Bachauer, GinaAlternative names
Gina Bachauer (1913-1976) was a world renowned Greek pianist who performed many times with the Utah Symphony.
Gina Bachauer was born May 21, 1913, in Athens, Greece. She began piano lessons at age five after attending a concert of Emil Sauer. When she was nine years old, the Polish pianist Woldemar Freeman settled in Greece and after hearing her play took her on as a student. She worked seriously with him until she finished her studies at the Athens Conservatory when she was sixteen years old, winning the Gold Medal in 1929.
Woldemar Freeman wanted her to go to Paris to work with Cortot, and to learn the ways of French music. Her parents paid for her to attend the Ecole Normale de Musique in Paris, where she studied for three years under Alfred Cortot. During her studies, she met Sergei Rachmaninoff, from whom she received virtually the only lessons he taught after his self-imposed exile from Russia.
When Bachauer's funds ran out, she returned to Greece to try to make a living as a pianist. Her debut in 1935 with the Athens Orchestra under Mitropoulos did not launch her performing career as she had hoped, so she taught at the Athens Conservatory until she had saved up enough money to embark on a concert tour of Europe. However, World War II broke out during her tour, and she was left stranded in Cairo for its duration. Bachauer became a "kind of pianist-in-ordinary" for the Allied troops in the area, playing roughly 630 recitals in camps and hospitals. While in Egypt, she also married John Christodoulo, who died suddenly in 1950.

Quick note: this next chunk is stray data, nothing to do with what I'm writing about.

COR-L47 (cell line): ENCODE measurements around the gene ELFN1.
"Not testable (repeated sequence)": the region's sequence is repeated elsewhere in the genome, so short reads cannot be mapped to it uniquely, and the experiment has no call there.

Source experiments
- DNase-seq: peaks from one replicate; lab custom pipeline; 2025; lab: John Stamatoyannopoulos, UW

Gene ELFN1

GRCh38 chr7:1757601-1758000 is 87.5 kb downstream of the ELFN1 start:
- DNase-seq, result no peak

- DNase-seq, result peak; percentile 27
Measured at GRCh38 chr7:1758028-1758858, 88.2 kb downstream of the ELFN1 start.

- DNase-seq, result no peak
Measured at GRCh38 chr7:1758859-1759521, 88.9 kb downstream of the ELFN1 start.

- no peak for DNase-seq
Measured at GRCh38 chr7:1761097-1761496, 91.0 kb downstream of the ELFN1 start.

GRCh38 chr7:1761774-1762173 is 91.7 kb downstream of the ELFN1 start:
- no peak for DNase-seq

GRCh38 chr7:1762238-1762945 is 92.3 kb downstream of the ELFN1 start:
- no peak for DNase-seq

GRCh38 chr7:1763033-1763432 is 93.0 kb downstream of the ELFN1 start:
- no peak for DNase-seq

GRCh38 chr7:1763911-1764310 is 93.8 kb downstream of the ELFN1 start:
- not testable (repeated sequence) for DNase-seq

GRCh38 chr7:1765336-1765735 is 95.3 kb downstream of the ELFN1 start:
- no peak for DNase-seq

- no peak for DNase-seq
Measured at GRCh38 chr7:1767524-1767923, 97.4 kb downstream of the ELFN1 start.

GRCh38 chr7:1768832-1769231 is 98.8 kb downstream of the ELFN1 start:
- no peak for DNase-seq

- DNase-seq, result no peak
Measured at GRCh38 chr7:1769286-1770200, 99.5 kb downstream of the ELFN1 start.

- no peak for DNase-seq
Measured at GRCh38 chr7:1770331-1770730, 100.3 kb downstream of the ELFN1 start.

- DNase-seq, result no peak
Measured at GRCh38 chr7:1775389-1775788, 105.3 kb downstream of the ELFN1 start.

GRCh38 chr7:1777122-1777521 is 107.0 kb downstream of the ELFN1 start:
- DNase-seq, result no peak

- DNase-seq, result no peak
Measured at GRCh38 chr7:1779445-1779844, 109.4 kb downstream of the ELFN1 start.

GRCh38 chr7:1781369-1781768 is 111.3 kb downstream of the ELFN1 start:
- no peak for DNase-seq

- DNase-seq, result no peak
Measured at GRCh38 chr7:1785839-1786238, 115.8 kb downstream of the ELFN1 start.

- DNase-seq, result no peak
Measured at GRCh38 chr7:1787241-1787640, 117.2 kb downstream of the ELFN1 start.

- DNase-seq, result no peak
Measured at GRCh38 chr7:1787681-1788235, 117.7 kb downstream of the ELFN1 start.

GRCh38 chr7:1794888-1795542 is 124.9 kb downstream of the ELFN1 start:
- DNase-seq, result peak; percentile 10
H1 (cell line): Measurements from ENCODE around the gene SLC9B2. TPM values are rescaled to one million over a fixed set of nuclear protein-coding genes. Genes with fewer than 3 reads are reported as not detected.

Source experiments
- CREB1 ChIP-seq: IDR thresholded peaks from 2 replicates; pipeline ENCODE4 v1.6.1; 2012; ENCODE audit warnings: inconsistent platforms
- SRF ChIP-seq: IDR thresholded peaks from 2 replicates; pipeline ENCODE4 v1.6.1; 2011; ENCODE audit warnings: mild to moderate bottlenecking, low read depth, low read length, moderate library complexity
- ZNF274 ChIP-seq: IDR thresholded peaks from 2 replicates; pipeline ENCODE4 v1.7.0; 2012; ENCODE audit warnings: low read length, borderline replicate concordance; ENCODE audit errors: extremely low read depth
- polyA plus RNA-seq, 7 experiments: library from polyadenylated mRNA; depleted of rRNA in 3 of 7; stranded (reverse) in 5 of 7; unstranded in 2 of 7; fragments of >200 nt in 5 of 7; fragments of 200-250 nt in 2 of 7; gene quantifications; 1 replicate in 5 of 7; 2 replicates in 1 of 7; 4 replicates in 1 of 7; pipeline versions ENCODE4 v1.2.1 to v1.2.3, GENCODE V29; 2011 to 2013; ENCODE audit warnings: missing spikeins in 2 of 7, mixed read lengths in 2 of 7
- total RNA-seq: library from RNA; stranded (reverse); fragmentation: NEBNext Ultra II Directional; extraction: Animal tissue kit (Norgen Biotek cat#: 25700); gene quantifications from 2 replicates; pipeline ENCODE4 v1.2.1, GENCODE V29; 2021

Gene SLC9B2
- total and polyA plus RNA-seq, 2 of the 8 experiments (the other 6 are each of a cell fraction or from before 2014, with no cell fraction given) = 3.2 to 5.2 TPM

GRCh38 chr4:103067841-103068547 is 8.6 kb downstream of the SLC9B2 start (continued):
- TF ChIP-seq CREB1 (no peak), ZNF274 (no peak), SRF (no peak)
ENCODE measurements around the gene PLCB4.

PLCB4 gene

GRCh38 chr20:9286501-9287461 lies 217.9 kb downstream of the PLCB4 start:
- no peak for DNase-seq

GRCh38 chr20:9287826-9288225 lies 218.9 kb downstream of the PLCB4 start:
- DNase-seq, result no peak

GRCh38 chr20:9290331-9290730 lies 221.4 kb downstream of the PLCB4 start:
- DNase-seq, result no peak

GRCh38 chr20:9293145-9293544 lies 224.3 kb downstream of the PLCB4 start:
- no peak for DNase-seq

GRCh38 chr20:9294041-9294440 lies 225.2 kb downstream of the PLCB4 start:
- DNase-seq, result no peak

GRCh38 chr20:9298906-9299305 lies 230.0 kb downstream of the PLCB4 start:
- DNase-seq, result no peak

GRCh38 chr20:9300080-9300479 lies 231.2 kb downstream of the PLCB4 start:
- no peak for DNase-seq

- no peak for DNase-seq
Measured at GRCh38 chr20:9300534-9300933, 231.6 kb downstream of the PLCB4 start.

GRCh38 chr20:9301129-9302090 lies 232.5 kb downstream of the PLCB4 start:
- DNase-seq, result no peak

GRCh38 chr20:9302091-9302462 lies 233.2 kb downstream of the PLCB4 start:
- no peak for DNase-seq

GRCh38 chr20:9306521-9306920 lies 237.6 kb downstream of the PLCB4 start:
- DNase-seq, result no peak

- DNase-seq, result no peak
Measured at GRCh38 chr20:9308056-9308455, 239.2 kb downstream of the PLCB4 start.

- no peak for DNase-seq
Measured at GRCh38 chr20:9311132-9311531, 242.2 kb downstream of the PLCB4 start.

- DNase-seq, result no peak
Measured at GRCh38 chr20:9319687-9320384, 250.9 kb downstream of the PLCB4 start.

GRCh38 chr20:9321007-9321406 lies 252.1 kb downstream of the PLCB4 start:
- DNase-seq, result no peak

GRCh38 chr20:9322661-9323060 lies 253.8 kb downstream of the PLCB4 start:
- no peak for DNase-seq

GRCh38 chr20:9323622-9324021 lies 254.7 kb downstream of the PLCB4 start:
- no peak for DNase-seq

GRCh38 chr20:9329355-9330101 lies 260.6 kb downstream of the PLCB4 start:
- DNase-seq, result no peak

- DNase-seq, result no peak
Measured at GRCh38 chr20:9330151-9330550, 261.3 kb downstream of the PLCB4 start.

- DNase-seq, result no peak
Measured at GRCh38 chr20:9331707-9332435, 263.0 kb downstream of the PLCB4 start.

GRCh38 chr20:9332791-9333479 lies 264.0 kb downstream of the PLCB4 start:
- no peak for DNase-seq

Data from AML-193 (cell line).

After the war, Bachauer traveled to London where she was introduced to orchestra conductor Alec Sherman, who engaged her as a soloist. The two eventually married, and Sherman gave up part of his career to become her manager, saying there are many conductors, but only one Gina Bachauer.
Bachauer's London debut was at the Albert Hall in 1947, and her New York debut was at Carnegie Hall in 1950. She also gave the first solo recital, as Founding Artist, in Washington D.C.'s Kennedy Center. She maintained a demanding concert schedule, playing 110 to 120 concerts a year on six-month tours alternating between the USA and the rest of the world.
Gina Bachauer was often regarded as the greatest female pianist of the twentieth century. A student of Cortot and Rachmaninoff, she enjoyed a long and successful performing career, and wooed the toughest of critics with her Romantic repertoire. She developed a close bond with the people of Utah and performed frequently with the Utah Symphony under Maurice Abravanel. On one occasion, Bachauer played with the Symphony accompanied by her pupil, Her Royal Highness Princess Irene of the Hellenes. She helped make their first international tour a reality in 1966 when the symphony traveled to Greece, Yugoslavia, Austria, Germany, and England. Due to this bond, her legacy lives on in Utah in the form of the Gina Bachauer Archives and the Gina Bachauer International Piano Foundation.
Gina Bachauer died in Athens on August 22, 1976. Brigham Young University was the first home of the Gina Bachauer International Piano Competition.
From the guide to the Gina Bachauer papers, 1898, 1928-1989, (L. Tom Perry Special Collections)
- Arts, Humanities, and Social Sciences